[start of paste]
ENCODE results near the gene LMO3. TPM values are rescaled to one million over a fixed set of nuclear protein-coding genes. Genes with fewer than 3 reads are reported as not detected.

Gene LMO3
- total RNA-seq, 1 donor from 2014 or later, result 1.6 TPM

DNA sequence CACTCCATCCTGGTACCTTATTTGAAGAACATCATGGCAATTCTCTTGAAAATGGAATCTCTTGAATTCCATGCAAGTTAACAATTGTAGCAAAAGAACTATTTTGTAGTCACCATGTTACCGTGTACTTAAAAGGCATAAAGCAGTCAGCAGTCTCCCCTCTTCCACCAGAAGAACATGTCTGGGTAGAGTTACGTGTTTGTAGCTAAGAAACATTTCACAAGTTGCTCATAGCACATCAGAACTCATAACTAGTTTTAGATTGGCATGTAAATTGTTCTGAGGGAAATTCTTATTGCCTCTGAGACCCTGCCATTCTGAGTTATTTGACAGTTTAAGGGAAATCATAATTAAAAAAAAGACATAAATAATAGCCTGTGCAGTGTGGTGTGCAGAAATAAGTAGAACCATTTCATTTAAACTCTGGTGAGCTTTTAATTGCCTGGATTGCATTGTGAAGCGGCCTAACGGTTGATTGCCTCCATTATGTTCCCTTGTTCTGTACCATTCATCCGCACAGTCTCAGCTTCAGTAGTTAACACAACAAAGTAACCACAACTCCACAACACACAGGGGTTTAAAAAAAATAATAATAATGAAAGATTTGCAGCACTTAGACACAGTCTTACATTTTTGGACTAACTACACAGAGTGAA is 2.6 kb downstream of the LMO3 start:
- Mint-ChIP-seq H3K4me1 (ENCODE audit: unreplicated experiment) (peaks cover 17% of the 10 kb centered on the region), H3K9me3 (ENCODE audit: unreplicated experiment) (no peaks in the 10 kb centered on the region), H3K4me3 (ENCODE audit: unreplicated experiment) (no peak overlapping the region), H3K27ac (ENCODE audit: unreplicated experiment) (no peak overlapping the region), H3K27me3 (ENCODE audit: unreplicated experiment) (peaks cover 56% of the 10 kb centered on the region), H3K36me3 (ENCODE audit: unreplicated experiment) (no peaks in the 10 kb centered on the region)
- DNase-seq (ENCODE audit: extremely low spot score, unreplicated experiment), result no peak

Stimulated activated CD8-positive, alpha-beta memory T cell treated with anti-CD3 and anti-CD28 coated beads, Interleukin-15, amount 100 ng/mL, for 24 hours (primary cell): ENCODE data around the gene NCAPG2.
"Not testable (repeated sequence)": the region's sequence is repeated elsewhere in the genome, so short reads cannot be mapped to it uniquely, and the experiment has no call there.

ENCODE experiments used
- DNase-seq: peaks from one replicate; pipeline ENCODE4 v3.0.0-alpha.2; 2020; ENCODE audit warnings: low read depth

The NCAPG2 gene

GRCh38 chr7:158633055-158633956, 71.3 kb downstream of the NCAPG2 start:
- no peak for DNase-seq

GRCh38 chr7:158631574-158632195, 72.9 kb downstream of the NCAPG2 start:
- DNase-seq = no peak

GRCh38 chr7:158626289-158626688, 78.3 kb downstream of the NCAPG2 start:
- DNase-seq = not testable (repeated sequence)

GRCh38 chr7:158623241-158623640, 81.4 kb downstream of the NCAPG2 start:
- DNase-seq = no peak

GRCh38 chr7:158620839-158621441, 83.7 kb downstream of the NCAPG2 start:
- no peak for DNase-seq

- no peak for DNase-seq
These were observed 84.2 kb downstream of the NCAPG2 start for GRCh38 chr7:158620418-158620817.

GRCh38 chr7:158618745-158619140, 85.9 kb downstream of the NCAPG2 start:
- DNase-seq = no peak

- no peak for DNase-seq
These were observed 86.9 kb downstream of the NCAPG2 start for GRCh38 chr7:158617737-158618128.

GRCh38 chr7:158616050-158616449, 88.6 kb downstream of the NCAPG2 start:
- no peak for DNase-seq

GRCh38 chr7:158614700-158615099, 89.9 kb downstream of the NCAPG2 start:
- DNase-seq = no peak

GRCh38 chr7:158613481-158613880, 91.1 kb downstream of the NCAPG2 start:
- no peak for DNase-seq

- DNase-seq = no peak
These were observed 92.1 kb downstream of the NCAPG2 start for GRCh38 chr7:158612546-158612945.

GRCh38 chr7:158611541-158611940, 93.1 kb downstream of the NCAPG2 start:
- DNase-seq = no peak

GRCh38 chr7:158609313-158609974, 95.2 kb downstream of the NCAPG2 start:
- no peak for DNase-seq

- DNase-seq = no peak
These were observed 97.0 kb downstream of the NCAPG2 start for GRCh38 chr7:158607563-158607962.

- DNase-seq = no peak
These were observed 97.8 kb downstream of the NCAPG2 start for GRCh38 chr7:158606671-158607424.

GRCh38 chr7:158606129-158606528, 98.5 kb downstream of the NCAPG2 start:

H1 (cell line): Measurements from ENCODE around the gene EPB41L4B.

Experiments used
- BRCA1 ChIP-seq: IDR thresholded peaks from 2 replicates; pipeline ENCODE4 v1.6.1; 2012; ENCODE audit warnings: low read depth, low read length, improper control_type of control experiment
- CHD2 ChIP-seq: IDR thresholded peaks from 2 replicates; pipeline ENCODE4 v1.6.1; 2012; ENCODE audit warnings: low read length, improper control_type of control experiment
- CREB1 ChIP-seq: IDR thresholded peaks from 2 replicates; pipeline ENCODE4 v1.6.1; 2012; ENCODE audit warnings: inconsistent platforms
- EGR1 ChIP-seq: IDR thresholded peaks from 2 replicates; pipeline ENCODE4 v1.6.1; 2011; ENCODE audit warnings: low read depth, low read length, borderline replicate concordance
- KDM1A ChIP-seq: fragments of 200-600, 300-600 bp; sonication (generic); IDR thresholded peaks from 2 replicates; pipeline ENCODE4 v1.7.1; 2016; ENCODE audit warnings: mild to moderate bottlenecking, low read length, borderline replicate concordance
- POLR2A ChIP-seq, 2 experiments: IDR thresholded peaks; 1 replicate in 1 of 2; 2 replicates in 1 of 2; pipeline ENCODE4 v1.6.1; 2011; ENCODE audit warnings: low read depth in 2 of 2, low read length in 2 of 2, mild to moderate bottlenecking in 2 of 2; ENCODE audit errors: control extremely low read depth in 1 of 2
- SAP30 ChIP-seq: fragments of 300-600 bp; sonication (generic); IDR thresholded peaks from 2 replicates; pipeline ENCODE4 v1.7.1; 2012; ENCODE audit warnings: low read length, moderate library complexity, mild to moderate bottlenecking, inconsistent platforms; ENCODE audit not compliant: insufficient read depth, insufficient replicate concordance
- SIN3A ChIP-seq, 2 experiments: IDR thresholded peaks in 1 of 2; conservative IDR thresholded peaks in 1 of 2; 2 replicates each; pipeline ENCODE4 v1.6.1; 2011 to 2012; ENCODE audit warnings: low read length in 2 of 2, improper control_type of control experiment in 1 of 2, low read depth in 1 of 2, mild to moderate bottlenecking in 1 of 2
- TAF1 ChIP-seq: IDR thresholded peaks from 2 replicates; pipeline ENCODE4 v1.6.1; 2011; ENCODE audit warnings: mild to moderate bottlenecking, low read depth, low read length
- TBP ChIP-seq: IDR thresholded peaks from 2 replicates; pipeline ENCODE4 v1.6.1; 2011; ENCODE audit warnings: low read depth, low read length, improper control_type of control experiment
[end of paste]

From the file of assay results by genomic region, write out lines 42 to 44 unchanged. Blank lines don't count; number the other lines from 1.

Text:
- DNase-seq = no peak
These were observed 97.8 kb downstream of the NCAPG2 start for GRCh38 chr7:158606671-158607424.

GRCh38 chr7:158606129-158606528, 98.5 kb downstream of the NCAPG2 start: